Hackers Hijack University, Government Websites
The websites of some of the nation's top universities were recently hijacked to redirect Web surfers to fake online stores selling everything from computer software to student visas and Viagra, according to the security firm Zscaler. Governmental sites were also targeted.
In a report issued yesterday (Jan. 12), Zscaler found that portions of websites belonging to Harvard, MIT and Stanford University were all compromised, rigged to send traffic to more than 75 different rogue online stores with names such as softsupreme.net, buysupreme.net and soft-buydownload.net, many of which peddled software including Microsoft Windows 7.
The movie site Fandango was also hacked, as were several government sites including openworld.gov, paceflorida.gov and fpa.tas.gov.au, which regulates forestry in Tasmania.
The Zscaler report said that the cyberattacks focused on keywords with a prominent presence in Google's search results, such as "buy Windows 7" and "purchase Microsoft Word."
Julien Sobrier, senior security researcher at Zscaler, told SecurityNewsDaily that attacks like these often remain undetected for a long time, because the sites themselves don't look different -- it's only when people enter the rigged keywords into the search engine that the are taken to the bogus online stores.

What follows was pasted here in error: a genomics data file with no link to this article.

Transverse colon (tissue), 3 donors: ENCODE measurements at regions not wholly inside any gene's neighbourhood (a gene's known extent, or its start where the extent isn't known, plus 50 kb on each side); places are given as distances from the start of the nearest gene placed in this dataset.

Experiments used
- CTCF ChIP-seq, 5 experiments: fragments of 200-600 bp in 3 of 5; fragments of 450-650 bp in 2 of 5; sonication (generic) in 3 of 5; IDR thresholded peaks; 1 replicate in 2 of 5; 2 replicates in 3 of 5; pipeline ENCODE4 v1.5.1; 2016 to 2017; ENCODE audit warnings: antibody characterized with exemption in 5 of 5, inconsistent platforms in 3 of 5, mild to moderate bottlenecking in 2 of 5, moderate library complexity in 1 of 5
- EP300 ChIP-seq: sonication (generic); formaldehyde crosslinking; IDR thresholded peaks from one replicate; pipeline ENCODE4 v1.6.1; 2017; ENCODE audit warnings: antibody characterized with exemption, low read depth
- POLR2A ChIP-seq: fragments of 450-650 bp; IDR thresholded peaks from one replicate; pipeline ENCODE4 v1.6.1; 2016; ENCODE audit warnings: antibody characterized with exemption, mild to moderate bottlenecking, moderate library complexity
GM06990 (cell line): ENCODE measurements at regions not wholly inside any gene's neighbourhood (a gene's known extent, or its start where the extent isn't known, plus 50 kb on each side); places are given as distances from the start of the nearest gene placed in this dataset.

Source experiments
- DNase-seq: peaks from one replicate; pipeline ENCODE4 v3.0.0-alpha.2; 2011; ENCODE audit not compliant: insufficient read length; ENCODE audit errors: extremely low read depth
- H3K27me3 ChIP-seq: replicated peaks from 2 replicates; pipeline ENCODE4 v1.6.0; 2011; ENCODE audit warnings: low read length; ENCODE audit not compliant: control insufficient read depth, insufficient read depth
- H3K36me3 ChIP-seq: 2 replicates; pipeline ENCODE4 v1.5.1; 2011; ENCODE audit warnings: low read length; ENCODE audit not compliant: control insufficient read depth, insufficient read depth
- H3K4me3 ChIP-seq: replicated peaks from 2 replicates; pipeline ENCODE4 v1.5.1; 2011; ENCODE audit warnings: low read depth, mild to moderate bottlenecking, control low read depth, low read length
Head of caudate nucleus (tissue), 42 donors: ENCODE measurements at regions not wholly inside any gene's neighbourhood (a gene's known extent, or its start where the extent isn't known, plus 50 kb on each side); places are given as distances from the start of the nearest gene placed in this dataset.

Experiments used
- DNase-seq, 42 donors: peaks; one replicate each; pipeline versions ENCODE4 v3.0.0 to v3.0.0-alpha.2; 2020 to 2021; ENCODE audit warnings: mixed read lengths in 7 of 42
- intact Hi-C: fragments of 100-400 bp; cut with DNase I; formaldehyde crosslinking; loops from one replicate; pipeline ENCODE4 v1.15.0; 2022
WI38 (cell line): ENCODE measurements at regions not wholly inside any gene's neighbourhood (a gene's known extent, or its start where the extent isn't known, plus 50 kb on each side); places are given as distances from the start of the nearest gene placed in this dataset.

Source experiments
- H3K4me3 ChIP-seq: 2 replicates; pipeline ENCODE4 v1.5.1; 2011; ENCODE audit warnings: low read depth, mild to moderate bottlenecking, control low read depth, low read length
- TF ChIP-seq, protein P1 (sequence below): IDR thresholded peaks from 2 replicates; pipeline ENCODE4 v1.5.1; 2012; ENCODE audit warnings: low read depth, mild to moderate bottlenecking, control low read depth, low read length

Such malicious campaigns are called blackhat or poisoned SEO attacks, in which scammers fool search engines into ranking corrupted links at the top of the search results for a given term.
Blackhat SEO scams often pop up around holidays, when large groups of people are looking online for a specific item, or when there's a breaking news item that draws mass interest online.
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